*E-ARC provided by Netgalley in exchange for an honest review. Thanks to Netgalley and Spencer Hill Contemporary.
Tomboy to the core, Toni Valentine understands guys. She’ll take horror movies, monster hunts and burping contests over manicures. So Toni is horrified when she’s sent to the Winston Academy for Girls, where she has to wear a skirt and learn to be a lady while the guys move on without her.Then Toni meets Emma Elizabeth, a girl at school with boy troubles, and she volunteers one of her friends as a pretend date. Word spreads of Toni’s connections with boys, and she discovers that her new wealthy female classmates will pay big money for fake dates. Looking for a way to connect her old best friends with her new life at school, Toni and Emma start up Toni Valentine’s Rent-A-Gent Service. But the business meets a scandal when Toni falls for one of her friends–the same guy who happens to be the most sought-after date. With everything she’s built on the line, Toni has to decide if she wants to save the business and her old life, or let go of being one of the guys for a chance at love.
I didn’t at all liked the plot of this story—Toni basically wanted to use her guy friends to get some extra money and start a business. It is awkward, and, in my opinion, not at all how a good friend should behave. Her friends didn’t feel like friends either—they were anti for most of the book, and despite that being the premise of the book, I don’t think I liked it.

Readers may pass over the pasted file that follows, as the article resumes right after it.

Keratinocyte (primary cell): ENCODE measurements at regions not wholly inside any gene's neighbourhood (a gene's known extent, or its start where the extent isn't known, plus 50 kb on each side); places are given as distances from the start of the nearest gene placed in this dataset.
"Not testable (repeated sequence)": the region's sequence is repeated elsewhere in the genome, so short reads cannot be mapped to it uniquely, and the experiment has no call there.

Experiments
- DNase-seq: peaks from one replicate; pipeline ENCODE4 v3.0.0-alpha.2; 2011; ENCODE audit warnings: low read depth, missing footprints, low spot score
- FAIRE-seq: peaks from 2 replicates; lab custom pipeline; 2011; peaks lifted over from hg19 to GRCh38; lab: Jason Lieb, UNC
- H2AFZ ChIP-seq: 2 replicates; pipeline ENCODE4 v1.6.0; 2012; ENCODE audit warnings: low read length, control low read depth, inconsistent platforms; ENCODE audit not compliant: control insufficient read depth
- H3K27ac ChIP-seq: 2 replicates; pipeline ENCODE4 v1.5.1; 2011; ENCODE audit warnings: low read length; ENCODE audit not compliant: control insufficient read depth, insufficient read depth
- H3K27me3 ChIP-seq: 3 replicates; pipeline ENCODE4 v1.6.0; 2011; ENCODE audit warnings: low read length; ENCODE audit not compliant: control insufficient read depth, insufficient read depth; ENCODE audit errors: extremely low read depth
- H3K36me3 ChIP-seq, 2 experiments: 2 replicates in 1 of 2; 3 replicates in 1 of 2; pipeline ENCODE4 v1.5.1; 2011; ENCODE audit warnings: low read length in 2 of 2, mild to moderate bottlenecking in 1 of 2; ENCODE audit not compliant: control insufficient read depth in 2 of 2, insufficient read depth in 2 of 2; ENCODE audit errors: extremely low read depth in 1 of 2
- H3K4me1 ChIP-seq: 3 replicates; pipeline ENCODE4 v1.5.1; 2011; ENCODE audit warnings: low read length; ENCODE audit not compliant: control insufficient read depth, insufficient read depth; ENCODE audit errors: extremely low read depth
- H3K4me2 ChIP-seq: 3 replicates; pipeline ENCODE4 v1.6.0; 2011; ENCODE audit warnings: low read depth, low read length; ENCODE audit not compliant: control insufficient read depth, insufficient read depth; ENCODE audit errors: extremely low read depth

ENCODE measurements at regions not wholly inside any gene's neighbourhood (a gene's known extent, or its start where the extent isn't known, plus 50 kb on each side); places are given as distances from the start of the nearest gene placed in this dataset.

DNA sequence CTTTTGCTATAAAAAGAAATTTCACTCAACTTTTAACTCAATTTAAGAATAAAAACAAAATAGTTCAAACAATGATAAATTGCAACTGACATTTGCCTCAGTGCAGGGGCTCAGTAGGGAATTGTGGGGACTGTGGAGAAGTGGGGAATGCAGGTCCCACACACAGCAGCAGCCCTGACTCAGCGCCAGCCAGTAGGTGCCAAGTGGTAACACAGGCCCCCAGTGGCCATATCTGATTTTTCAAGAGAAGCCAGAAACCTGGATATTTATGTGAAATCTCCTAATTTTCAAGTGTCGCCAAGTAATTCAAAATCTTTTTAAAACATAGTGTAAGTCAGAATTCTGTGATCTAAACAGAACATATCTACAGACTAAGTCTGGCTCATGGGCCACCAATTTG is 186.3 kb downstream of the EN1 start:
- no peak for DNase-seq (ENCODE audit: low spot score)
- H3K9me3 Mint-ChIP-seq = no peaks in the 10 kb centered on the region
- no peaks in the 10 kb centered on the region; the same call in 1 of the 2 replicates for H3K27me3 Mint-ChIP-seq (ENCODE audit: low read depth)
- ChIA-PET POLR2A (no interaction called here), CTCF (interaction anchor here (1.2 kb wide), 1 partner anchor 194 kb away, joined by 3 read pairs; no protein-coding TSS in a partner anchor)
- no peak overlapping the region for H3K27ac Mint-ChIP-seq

The writing and the author’s perspective were okay. There was nothing really special, or a pull in the words. Maybe the story could have been better if the writing was improved and the feel of the novel was corrected, because I felt as if I was reading an adult book with wary grown-ups.
A big drawback of this book were the characters. I couldn’t really connect with them, and it felt as if I was just reading about them., not being one of them, like in a good book. It was just an average book, with average characters, who, even though they were 17, didn’t act like teenagers at all. I did like Toni’s friend, Emma Elizabeth, though, and I felt that if she were the lead, things could have been so much better. She was a good, solid character and an equally good friend.
The Final Trial
There were many shortcomings in this book, but, even after everything, it’s still a book. I definitely will not re-read it, I won’t add it to my Favourites shelf, and I won’t rave about it everywhere.
“Sometimes I wake up in the middle of the night, layered in sweat, gasping for air, freaking out about choosing wrong or disappointing someone, even if that someone is myself.”
This is a good “coming of age” novel, a good contemporary. It is most definitely NOT chick lit, as I’d initially assumed. It might or might not suit you, depending on how you like the book and the characters. If you are going to read this, I hope you like it better than I did.